This week, we're returning to some of the topics that have always popped up in this email: tech and politics.
First, a mea culpa: in the past, I've linked to well-written hot takes about how social media influences everything and some scorching takes about how Russian bots or spies impacted US elections. The further we get from events like Obama's 2012 re-elect or the 2016 primary, the less, well, true those opinions appear to be. I need to do better a linking to things that hold up.
That brings us directly to today's reading. The WSJ has an excellent piece on just how sticky political content is on Facebook's platform. It took them more than a year to get some kinds of political content out of the newsfeed because every time they tried to diminish it, they saw that people became less interested in the newsfeed. It's almost like people want to see political content more than personal stuff! The old saw is that every tech company eventually becomes an advertiser; the new truism may be that every interesting place on the internet becomes a letter-to-the-editor page in the worst way.
The second link today is a great study (worth reading in its entirety!) attempting to isolate and measure the impact of Russia's online influence campaign on US political opinions and votes. To put it simply, the authors found the attempt was real but it didn't make any meaningful difference. People saw Tweets from Russia's influence operation, but those people were not influenced by the tweets. As much as I and many others thought that social media could shape opinions for the good and were disappointed, we're now seeing that social media can't really shape opinions for the worse. We should be relieved.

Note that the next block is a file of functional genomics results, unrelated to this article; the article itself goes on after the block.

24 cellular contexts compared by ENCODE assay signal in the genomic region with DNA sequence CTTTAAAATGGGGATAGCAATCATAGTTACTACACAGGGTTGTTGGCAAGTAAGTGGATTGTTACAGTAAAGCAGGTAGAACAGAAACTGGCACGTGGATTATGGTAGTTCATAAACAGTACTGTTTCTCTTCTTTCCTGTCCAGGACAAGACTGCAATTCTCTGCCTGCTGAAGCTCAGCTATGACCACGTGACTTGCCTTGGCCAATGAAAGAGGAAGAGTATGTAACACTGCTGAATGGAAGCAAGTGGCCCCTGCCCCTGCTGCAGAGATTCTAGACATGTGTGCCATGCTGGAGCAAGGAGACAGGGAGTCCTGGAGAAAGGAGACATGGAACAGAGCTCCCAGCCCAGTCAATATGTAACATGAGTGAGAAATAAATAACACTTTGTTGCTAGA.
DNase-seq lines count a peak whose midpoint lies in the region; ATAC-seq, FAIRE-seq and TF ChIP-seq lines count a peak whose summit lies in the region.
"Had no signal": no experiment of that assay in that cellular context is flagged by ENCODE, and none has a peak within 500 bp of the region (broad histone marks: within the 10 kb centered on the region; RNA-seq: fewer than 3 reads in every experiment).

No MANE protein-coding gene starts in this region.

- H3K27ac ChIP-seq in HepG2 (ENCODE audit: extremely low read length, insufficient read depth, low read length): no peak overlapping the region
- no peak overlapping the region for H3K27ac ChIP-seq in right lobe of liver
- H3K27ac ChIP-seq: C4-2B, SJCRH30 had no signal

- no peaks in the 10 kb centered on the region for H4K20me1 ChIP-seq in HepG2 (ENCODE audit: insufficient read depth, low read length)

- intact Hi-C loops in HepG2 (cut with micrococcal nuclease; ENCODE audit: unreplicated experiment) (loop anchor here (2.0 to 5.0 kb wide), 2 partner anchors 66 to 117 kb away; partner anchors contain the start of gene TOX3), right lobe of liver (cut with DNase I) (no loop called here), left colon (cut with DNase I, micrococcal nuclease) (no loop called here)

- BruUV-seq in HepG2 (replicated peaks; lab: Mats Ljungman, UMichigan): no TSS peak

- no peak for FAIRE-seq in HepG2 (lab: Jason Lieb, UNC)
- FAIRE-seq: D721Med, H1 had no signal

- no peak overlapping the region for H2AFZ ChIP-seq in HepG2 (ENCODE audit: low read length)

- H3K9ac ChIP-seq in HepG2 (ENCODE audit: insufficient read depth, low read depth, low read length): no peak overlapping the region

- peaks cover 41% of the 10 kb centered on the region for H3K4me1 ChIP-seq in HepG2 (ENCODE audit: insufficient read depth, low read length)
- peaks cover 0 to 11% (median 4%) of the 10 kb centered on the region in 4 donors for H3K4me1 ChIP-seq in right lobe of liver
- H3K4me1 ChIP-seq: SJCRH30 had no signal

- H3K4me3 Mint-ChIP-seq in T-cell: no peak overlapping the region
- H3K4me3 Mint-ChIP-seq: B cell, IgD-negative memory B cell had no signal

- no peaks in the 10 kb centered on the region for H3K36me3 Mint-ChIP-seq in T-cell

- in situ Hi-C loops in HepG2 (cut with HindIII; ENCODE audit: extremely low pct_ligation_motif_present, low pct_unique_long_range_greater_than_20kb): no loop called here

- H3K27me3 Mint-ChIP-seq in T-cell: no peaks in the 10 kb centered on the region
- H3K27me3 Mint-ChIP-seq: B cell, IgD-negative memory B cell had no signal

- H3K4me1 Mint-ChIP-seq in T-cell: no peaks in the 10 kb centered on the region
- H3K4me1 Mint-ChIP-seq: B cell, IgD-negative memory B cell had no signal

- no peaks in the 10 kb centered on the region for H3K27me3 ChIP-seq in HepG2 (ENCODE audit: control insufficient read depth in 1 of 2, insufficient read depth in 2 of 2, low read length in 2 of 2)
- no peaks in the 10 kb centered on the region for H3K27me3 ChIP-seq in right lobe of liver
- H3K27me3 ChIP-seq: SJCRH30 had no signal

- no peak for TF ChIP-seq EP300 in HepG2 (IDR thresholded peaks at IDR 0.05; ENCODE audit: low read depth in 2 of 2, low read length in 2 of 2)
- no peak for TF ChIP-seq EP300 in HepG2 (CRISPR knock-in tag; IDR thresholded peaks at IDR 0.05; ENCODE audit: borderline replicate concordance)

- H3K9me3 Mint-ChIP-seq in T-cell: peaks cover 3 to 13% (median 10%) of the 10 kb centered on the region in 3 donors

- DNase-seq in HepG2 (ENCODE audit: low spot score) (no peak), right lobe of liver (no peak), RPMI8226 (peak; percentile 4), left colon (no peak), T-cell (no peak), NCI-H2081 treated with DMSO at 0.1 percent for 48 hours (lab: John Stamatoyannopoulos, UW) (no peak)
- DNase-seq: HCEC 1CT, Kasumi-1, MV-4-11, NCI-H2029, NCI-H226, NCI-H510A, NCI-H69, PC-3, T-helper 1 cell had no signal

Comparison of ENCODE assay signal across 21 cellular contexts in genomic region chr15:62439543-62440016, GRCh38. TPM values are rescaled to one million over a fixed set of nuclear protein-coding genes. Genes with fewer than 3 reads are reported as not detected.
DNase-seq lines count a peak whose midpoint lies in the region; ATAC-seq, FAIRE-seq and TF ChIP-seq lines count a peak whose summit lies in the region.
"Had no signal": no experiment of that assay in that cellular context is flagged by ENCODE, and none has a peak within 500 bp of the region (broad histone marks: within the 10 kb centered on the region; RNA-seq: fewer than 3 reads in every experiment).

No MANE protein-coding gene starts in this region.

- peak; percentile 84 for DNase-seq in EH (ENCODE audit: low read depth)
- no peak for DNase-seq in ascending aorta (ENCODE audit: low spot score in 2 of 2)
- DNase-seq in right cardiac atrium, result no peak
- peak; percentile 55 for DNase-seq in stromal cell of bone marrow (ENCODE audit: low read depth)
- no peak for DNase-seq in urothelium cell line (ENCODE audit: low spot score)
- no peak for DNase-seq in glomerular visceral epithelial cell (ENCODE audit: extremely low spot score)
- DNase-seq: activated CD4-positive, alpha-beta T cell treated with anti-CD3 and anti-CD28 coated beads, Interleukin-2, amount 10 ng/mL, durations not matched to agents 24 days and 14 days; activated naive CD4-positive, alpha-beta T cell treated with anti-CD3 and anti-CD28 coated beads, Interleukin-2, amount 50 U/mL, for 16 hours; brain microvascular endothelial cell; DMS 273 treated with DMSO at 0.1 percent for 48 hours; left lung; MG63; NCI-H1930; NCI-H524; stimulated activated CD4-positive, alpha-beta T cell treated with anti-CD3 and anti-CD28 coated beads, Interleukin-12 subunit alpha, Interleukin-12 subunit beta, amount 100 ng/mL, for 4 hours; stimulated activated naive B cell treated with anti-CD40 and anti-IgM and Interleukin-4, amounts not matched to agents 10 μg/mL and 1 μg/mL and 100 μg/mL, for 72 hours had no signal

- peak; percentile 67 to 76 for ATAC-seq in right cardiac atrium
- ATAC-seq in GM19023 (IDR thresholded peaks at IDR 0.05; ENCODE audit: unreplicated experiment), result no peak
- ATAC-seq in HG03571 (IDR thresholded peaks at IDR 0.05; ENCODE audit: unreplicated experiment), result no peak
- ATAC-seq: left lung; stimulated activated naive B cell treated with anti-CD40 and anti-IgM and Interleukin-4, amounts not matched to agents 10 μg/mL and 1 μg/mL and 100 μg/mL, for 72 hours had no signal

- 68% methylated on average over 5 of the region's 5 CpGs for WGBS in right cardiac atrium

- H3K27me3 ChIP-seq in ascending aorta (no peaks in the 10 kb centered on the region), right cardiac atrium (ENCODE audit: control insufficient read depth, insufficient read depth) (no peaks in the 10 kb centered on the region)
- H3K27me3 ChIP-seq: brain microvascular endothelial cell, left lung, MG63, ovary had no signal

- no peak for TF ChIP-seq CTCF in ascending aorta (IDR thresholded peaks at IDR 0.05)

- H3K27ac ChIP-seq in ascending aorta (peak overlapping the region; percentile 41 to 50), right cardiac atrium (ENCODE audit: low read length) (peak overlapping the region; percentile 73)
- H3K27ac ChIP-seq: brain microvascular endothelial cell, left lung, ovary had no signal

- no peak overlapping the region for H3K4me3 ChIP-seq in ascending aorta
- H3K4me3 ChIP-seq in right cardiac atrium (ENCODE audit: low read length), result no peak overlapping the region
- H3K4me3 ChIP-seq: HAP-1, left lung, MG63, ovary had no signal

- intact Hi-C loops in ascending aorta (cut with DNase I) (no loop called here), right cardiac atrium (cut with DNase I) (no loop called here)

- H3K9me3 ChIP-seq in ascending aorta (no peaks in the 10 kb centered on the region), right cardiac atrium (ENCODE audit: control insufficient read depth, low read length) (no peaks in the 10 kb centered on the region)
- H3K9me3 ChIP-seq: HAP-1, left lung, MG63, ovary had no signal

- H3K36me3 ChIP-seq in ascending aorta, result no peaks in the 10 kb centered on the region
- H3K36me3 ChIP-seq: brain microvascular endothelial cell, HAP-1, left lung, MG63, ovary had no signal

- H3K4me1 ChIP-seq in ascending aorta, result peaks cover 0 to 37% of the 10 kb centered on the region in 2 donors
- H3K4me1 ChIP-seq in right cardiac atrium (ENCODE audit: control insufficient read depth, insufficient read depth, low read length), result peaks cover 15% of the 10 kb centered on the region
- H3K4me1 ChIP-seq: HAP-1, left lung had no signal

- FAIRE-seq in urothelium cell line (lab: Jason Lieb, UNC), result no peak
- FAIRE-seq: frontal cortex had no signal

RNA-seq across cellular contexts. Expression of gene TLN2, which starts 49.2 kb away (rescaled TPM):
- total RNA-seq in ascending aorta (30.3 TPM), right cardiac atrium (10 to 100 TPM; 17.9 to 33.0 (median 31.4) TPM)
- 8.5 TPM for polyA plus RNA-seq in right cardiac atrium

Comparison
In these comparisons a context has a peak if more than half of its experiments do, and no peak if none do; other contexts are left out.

(It's still not a great look to have Russian spies working to see your favored politicians elected, even if they don't do it successfully.)
The final piece is some tech news that should actually matter in the longer term. The DOJ is finally going after Google's crown jewels: the core technology that makes its ads worth buying in the first place. If this case gains traction, it might be the Standard Oil or Glass-Steagall moment we've been waiting for. Or, it might be the DOJ piling on an also-ran: the fastest growing ads businesses are no longer in search and social, it's in Amazon.
Russian tweets had no meaningful opinion or election influence
We find no evidence of a meaningful relationship between exposure to the Russian foreign influence campaign and changes in attitudes, polarization, or voting behavior.